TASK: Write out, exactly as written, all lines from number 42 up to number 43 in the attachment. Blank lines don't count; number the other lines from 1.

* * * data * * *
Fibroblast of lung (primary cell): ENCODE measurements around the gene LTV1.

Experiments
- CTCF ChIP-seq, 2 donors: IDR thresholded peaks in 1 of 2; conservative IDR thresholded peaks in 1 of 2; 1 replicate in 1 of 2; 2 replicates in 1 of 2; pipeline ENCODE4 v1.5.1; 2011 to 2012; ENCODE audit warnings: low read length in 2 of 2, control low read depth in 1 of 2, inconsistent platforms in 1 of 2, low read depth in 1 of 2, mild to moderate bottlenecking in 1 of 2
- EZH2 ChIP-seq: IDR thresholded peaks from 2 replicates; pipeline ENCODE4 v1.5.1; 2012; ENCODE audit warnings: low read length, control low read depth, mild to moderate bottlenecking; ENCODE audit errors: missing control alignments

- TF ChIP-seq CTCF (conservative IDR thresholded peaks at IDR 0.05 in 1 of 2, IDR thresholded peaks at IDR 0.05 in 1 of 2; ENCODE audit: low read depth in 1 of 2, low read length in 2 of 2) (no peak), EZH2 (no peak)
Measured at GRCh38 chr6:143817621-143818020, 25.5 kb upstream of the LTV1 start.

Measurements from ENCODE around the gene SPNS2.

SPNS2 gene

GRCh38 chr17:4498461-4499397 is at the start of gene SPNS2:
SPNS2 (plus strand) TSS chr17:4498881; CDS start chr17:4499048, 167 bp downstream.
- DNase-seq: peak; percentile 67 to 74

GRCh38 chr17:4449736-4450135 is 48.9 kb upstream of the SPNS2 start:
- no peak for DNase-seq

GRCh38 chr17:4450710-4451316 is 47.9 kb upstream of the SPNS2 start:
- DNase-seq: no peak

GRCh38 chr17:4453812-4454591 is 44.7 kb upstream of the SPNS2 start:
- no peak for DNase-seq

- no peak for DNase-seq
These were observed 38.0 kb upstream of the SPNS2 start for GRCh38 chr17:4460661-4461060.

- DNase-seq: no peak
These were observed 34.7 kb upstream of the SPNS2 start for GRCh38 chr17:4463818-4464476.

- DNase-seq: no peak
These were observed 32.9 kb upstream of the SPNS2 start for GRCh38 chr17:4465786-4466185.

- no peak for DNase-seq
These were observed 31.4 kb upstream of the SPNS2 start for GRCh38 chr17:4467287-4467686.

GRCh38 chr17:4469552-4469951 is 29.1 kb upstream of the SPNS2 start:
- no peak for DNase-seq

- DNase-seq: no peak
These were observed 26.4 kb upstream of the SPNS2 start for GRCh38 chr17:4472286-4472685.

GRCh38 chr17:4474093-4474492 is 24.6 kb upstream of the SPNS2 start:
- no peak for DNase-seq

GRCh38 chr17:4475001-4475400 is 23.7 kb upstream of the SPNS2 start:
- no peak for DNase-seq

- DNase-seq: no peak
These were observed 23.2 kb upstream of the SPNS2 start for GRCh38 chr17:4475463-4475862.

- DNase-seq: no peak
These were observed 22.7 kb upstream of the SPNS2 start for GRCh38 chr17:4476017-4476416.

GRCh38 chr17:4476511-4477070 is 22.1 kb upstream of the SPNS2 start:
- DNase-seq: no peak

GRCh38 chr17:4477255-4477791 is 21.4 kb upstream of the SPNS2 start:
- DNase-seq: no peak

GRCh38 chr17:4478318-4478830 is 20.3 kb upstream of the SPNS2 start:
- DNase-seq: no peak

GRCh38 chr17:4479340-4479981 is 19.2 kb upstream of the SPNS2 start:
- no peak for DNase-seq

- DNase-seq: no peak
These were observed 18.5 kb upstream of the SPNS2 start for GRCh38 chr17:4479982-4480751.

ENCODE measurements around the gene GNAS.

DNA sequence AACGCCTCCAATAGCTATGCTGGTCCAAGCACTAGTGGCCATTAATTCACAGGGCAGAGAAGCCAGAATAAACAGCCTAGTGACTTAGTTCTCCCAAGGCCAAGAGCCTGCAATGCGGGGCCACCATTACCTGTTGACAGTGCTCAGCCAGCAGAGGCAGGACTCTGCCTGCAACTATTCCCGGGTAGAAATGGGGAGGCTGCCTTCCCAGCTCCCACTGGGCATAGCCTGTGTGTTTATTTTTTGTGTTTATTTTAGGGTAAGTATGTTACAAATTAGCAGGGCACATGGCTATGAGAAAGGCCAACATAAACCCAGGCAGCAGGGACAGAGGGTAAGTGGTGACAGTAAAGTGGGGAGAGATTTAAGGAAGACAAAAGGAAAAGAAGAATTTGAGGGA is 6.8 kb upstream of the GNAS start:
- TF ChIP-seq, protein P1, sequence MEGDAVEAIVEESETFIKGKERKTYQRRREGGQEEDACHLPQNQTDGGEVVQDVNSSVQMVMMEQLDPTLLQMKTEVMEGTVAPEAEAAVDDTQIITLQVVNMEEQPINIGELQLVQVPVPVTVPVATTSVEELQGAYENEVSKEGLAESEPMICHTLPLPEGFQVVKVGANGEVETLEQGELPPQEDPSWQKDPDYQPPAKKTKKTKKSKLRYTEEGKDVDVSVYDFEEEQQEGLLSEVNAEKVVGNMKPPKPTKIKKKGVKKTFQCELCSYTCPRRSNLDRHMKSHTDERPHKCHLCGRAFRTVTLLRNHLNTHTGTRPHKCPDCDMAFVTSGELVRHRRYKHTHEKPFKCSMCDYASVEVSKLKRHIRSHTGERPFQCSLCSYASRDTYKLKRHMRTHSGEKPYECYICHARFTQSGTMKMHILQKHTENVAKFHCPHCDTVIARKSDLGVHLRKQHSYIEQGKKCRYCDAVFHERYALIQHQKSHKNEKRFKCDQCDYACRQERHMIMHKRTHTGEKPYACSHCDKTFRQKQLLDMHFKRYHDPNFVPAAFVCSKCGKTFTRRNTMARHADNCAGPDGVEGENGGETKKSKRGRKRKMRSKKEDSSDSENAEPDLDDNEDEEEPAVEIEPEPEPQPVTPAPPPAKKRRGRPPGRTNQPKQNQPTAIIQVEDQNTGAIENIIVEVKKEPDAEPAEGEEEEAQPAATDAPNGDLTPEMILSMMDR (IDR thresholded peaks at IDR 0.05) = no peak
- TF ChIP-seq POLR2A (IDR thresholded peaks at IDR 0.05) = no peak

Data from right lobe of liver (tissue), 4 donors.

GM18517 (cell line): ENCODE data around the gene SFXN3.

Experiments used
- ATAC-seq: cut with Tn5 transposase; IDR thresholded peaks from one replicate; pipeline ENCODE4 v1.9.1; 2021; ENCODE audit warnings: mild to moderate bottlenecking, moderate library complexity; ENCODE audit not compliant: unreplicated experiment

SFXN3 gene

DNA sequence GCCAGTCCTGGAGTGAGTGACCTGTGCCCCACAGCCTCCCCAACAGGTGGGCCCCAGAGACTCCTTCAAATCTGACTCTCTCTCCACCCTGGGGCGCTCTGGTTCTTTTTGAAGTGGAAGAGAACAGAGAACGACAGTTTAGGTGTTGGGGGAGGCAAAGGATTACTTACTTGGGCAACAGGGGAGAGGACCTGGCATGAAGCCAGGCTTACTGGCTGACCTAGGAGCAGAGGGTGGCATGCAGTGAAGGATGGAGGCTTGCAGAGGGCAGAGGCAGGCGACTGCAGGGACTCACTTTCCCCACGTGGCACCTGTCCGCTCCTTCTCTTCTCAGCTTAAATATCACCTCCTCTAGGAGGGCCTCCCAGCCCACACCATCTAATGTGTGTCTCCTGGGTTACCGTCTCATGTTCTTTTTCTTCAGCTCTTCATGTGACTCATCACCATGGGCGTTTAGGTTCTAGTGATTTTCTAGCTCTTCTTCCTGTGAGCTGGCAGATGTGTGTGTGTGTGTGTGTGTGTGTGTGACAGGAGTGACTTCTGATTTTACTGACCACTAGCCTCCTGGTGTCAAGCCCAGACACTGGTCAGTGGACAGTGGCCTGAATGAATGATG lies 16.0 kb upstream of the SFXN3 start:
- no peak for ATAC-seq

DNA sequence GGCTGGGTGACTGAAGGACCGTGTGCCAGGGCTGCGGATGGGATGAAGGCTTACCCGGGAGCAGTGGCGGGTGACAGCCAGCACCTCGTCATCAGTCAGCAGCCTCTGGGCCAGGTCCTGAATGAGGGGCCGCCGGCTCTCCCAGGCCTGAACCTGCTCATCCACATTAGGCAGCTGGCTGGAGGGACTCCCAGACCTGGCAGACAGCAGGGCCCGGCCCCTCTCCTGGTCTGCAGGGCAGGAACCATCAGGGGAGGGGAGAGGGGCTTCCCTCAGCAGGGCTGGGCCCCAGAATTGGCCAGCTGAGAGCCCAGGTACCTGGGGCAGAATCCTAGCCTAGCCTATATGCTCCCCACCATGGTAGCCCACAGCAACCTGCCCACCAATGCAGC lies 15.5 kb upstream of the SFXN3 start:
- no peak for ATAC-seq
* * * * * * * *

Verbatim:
GRCh38 chr17:4478318-4478830 is 20.3 kb upstream of the SPNS2 start:
- DNase-seq: no peak